Once an orisha has arrived taking possession of an olosha, both the Iyá drummer as well as the Akpwón must pay close attention to the changes in rhythm that the orisha may request. As more orishas descend, more are the demands on the singer and the drummers to keep up with each of them.
The same way that the drummers follow a protocol, so must the attendees. The order in which the dance floor is organized denotes rank and age. There is nothing more embarrassing for a host than to see aleyos and aborishas pushing their way to be in front of the drums. That is simply a faux pass that shows complete lack of cultural knowledge and of preparation. Anyone inviting a person to a Wemilere must also explain the rules of the drumming.
The Order of Dancers
People who have Kariosha can dance front and center; they however, should yield the best spots to those who are elders. The children of the house where the Wemilere is being held who are oloshas also can be on the front row of dancers.
However, it is considered extremely rude to have aleyos and aborishas pushing their way to the front of the dance floor. People do not go to a Wemilere to dance just to get a workout. Their dance is a ritual, the mere act of dancing is an act of surrendering their bodies to the will of their tutelary orisha who may or not select to mount any of those oloshas dancing. The process of possession can be rough and those who are not trained to deal with it should simply stay out of the way. Likewise, I have seen lots of oloshas lined up in front of the drums to them fight off an impending possession.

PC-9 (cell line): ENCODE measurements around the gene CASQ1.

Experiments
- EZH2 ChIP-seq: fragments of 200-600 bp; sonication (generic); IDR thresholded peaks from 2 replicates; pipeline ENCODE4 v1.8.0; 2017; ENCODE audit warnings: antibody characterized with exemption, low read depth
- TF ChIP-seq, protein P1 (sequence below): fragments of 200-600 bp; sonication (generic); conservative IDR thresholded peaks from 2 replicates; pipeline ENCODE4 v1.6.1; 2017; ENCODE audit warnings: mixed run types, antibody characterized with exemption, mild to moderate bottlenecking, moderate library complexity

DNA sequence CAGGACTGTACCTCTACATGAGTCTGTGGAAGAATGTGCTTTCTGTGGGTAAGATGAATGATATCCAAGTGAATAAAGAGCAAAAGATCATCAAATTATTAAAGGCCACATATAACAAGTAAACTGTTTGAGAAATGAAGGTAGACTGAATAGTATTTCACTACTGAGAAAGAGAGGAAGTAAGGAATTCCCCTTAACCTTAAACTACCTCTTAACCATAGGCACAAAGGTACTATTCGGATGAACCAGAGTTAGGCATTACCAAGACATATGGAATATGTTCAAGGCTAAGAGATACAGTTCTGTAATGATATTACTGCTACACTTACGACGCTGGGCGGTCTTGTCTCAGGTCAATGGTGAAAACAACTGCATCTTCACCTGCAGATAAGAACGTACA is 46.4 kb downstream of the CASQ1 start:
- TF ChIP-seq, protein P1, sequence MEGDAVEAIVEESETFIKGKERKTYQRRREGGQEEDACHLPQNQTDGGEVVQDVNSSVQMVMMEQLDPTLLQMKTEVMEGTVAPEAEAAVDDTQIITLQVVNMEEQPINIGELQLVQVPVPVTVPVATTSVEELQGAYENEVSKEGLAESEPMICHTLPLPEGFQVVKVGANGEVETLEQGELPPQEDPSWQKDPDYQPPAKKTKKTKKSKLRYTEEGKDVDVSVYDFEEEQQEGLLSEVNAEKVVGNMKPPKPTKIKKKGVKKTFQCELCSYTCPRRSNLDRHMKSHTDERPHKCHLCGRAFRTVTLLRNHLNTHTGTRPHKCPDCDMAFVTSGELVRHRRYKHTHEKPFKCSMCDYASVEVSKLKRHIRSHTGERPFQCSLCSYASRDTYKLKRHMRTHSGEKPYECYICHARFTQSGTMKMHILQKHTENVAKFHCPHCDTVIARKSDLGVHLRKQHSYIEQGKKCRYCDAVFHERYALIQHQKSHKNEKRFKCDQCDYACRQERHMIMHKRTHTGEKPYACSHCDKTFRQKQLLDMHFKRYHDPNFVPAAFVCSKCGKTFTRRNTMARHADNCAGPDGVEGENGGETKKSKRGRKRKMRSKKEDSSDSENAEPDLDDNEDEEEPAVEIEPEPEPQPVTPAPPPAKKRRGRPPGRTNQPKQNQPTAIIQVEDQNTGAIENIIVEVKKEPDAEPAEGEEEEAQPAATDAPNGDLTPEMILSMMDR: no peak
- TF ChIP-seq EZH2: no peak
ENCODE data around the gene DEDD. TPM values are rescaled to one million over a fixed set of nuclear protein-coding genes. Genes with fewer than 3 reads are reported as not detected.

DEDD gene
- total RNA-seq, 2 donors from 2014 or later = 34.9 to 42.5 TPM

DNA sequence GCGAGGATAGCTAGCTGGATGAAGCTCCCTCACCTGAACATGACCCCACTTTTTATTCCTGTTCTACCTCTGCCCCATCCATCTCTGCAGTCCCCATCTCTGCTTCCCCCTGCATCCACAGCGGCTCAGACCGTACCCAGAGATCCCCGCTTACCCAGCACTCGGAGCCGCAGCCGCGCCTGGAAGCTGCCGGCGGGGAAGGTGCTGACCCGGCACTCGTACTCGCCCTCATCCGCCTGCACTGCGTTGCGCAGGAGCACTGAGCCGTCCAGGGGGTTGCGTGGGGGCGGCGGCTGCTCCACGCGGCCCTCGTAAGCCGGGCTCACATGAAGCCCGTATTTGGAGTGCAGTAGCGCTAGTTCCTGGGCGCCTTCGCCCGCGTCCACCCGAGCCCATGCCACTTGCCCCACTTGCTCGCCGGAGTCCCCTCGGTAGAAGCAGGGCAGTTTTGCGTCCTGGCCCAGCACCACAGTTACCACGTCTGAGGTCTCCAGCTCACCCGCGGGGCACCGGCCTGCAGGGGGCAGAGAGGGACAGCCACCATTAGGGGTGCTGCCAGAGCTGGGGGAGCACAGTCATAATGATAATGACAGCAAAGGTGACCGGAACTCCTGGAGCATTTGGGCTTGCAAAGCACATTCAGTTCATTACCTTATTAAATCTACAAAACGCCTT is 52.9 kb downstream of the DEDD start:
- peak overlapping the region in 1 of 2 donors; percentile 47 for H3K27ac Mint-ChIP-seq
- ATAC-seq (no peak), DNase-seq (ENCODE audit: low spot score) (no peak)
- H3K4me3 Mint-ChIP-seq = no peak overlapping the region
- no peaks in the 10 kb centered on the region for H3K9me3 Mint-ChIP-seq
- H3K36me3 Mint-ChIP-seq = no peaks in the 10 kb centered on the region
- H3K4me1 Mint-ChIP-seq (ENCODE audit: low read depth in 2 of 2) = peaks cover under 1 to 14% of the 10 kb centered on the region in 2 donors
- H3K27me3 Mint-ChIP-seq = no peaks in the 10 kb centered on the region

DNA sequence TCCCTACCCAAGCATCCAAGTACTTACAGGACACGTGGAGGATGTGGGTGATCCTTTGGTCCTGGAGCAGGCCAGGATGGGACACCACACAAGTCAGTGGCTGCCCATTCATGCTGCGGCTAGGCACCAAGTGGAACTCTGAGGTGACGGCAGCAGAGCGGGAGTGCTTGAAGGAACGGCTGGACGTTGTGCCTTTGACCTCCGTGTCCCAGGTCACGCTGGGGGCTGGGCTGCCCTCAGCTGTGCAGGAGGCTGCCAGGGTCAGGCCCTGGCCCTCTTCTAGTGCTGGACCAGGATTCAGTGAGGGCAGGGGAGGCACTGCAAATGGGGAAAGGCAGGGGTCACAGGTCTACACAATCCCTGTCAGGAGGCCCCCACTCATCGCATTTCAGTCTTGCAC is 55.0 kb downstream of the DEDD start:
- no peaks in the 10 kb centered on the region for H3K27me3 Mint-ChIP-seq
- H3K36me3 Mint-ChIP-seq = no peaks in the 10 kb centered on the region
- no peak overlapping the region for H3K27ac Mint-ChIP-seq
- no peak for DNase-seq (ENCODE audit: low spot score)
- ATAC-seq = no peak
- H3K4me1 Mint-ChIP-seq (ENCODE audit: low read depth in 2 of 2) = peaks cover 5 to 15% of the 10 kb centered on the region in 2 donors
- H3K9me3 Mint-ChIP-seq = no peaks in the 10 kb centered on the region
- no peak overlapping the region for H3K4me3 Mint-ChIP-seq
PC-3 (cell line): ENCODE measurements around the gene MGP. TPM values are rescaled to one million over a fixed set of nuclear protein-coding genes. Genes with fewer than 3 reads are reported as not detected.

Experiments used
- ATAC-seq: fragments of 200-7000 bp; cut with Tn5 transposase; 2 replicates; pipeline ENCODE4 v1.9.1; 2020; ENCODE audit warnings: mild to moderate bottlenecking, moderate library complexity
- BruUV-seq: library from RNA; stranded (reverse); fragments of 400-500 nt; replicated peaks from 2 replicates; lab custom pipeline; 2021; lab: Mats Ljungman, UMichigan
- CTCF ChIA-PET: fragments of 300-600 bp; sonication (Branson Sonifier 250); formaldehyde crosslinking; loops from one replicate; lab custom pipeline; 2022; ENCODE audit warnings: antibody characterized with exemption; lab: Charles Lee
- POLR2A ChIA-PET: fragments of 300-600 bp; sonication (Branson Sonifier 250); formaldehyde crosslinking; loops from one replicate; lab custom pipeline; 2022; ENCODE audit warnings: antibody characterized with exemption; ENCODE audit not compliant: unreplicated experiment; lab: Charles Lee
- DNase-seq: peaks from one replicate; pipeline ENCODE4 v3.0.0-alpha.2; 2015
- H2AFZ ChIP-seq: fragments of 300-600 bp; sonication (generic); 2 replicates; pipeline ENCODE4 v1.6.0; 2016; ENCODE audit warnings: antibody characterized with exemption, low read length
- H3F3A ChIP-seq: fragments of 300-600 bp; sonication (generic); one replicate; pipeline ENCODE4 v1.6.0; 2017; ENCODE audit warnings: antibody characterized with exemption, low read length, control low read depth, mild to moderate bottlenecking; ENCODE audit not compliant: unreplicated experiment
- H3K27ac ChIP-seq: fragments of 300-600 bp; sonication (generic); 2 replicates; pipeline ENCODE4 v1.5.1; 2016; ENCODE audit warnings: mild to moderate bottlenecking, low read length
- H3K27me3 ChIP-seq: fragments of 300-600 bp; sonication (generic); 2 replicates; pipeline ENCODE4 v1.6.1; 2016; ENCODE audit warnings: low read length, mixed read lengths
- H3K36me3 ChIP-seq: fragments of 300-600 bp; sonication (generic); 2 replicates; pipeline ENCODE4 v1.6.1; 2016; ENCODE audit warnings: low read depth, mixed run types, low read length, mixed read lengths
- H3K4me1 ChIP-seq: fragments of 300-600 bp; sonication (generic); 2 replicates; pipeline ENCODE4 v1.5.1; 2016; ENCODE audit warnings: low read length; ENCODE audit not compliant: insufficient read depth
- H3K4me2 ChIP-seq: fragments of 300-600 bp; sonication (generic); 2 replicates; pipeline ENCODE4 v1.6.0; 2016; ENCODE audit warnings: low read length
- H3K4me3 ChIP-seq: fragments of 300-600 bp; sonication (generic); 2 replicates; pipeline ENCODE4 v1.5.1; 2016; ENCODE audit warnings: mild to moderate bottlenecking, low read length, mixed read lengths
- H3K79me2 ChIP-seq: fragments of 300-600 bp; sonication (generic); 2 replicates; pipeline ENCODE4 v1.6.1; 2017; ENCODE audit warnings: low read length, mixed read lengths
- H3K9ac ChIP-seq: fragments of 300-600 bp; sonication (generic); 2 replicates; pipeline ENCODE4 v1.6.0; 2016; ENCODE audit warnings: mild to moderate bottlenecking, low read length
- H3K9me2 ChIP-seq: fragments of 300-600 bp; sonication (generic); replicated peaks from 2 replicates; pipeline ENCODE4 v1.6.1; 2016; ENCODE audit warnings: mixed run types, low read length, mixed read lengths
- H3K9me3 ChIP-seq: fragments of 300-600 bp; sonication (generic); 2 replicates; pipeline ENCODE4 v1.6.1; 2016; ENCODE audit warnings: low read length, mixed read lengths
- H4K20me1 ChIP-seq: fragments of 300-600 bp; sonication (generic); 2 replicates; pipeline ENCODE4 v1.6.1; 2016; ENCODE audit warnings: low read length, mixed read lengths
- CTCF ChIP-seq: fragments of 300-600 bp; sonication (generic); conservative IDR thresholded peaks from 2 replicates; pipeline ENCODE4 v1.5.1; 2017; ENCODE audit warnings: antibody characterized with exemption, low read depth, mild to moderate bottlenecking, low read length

The Orisha arrives!
Let’s say that the Wemilere is dedicated to Eleguá. A horse of Elegua will be invited to dance for the orisha and ceremonial clothes will be prepared for that person. There are rules the dancer must follow prior to the Wemilere, one of them is meditation and the other is sexual abstinence for a period of at least 24 hours. The idea is to prepare the vessel for the Orisha. The body must be cool and clean, the orí of the dancer must have been fed prior to the batá as well.
When the honored orisha arrives to a Wemilere, the process is one of ecstasy and joy, at least for me it is. Once the Orisha salutes the drums he or she will ask to be dressed in its ashó orisha (ceremonial garments). The orisha that is being honored will continue then to dance and help to entice other orishas to come and join the celebration. The orisha may also choose to speak to its children, cleanse them, dispense advice and in some occasions, public punishment.